In these and many other cases which will occur to you at once, you perceive the difference between the thoughtless child that goes straight ahead unconscious of danger, and the thoughtful person who makes an accurate observation.. As this process develops as in the case of learned or scientific men, you get "scientific" observation, and all that goes under the name of science. All science begins at this point, and ascertains the relation of cause and effect. It is this pause in thought, examination of the elements of the situation, and the reaching of a conclusion which constitutes the unifying process..

It is exactly so with the sense of hearing or of smell. Take a couple of illustrations. You hear a certain sound and though you cannot see it you know that it is a locomotive, or a steamboat, or an automobile, and in your "mind's eye" you see the object, though it is out of your sight. Here again you have what is called "object hearing," that is the sound suggests the object and you instantly associate the two. Men who spend much time in the woods can hear animals in this way, which the ordinary man cannot hear at all, because he has no experience to correlate. Take the sense of smell. You enter a house and there strikes your notril a smell and you say at once that some-body is boiling or peeling onions ! It may be onions or some-thing related to it. But your nose at once calls to mind a previous experience and you "see" with your mind, the object which produces the smell.

Nature has arranged these things conveniently to the human sense organism. Harmless things usually have pleasant smells. Dangerous things usually the reverse. Not always, of course, but that is the general rule. These at once start inhibitive processes which warn us to beware. So it goes through the whole field of the sense organization, and these all report to the brain, and then they begin to work together and each reports to the other, and thus we gain unity of knowledge and power of perception.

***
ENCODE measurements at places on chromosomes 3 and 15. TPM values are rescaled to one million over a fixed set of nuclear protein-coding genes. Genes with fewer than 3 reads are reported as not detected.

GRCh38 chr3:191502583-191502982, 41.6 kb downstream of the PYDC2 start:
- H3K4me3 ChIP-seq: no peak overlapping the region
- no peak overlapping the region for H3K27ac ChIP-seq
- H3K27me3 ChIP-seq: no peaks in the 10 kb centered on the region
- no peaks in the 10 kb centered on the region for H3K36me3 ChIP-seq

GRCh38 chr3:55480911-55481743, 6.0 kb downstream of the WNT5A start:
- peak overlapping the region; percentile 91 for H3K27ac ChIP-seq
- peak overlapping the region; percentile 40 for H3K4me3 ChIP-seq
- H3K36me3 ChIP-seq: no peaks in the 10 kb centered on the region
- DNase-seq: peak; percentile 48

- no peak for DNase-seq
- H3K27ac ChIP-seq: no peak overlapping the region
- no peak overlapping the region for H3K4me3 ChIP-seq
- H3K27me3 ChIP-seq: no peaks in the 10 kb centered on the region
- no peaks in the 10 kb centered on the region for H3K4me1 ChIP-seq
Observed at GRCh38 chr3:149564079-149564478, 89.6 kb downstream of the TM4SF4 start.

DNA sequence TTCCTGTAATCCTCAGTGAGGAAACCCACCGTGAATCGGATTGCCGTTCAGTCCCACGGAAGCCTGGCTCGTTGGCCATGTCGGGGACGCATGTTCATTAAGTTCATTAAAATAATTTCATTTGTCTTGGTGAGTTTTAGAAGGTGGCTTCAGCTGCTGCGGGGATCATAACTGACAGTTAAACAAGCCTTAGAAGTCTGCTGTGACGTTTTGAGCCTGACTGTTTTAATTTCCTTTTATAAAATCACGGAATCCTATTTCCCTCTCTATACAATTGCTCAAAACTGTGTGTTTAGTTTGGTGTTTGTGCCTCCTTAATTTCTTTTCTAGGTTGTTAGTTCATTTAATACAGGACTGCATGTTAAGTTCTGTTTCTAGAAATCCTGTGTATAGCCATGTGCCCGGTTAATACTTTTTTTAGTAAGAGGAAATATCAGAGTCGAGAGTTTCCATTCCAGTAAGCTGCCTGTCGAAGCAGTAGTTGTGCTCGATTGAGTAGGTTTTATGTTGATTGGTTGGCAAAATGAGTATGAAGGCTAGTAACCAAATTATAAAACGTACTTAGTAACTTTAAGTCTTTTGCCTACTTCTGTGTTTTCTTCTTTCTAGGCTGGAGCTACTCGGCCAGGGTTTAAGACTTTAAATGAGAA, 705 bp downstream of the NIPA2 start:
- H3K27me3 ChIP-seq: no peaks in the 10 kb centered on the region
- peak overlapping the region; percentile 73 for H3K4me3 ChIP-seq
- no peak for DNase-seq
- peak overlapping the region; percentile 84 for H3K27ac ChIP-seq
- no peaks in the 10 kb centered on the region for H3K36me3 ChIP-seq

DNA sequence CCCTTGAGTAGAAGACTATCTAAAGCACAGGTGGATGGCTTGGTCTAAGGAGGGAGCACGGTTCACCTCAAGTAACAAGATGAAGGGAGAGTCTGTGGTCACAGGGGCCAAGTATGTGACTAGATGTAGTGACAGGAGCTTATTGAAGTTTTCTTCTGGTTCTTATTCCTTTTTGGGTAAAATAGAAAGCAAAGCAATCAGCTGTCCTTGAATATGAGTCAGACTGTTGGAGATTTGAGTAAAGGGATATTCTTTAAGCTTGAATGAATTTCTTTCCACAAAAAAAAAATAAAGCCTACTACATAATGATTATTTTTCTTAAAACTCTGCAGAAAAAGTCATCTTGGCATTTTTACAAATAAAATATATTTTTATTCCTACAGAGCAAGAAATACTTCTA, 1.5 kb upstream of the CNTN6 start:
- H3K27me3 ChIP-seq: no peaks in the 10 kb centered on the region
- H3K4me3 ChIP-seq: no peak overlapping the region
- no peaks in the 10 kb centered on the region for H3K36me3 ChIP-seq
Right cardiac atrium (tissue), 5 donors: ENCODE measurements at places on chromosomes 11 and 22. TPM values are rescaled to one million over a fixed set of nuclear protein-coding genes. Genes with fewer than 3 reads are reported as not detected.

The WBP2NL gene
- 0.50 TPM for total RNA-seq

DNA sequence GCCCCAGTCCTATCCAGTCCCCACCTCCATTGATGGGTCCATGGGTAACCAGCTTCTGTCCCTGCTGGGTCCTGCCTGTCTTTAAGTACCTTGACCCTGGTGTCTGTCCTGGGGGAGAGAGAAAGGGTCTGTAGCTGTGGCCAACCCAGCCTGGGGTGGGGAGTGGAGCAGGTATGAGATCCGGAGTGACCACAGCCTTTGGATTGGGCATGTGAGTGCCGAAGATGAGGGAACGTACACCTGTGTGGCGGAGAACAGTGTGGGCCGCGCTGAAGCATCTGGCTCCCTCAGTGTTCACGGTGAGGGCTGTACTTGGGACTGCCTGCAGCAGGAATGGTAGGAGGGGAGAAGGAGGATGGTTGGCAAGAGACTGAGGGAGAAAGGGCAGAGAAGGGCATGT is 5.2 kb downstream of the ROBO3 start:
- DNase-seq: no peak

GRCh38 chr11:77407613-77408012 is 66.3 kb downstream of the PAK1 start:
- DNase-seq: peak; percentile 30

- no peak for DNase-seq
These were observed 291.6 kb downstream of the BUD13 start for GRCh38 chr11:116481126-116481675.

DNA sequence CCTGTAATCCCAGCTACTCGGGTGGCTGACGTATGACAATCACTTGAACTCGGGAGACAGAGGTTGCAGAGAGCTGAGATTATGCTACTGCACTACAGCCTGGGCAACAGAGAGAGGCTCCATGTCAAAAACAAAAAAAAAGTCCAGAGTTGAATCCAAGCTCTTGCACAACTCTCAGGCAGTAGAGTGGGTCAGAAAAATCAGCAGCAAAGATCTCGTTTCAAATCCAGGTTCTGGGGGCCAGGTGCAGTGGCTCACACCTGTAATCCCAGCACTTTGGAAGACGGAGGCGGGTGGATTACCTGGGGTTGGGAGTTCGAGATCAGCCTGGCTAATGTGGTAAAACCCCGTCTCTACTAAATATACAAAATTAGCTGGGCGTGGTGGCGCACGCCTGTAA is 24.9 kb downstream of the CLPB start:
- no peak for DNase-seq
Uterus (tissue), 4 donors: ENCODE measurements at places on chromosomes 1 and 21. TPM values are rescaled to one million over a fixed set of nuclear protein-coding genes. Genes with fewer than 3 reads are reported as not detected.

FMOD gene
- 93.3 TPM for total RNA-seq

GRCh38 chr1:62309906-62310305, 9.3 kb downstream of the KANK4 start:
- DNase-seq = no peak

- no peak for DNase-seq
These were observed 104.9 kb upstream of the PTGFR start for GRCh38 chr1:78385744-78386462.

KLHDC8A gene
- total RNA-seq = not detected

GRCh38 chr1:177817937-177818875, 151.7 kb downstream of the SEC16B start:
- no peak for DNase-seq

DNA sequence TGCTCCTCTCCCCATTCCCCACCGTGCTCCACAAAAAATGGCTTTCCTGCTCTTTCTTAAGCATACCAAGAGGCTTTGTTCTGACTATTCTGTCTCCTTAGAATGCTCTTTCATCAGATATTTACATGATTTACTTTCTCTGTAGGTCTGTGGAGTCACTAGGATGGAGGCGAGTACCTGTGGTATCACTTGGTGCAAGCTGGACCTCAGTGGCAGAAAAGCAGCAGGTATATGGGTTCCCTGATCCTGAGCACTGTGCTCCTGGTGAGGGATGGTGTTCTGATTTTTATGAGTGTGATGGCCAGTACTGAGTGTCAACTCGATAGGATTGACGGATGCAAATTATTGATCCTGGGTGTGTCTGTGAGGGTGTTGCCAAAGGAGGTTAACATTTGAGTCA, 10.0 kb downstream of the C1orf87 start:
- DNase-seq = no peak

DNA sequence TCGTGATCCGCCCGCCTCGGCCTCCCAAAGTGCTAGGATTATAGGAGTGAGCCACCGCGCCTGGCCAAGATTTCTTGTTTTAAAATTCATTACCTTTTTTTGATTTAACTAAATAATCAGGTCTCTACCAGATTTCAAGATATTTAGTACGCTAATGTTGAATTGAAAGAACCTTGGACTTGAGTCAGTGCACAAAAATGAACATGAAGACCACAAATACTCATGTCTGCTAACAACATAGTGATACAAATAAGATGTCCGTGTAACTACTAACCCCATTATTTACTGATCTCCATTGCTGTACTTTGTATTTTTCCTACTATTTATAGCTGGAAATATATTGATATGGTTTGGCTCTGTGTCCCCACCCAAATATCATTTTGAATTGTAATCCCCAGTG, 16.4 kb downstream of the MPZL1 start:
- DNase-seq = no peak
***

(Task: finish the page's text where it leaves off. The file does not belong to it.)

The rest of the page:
Notice here, that until we gain this power we have merely a disorganized and unclassified mass of information, which can-not be called "knowledge." When a child asks "Why don't lobsters grow on trees," a perfectly natural question, by the way, in a child, what you notice is that the child does not know the nature of trees, or the nature of lobsters, though he may know both objects perfectly well. He has the objective knowledge of these, but he has no coordinating link arising from the proper distribution. The same thing is true when he asks "Who made God." All that this means is that he does not realize that the nature of the Deity is such that it is eternal and uncreated. It is the same with many of the so-called "hard" questions that children ask. You do exactly the same thing with matters which are unclassified in your mind ! Only a few years ago thousands of people mixed up Ukrainia, a part of the former empire of Russia, with the ukulele, a Hawaiian musical instrument. When the ignorant man heard people discussing the McKinley Bill, a tariff bill in Congress, and asked "Why don't they pay it," he simply had no knowledge of what a bill in Congress is. For him the question was a natural one, and co-ordinated simply with his previous knowledge, or, in this case, his previous ignorance !

It is for this reason that the unification of knowledge through the perceptive faculties is so necessary. Lack of it makes even the facts which we actually have useless, and often misleading. We cannot properly see, with a view to an accurate observation, without getting the senses to act together. Unity of action and unity of coordination is as needful here as unity in physical action to get an upright carriage of the body.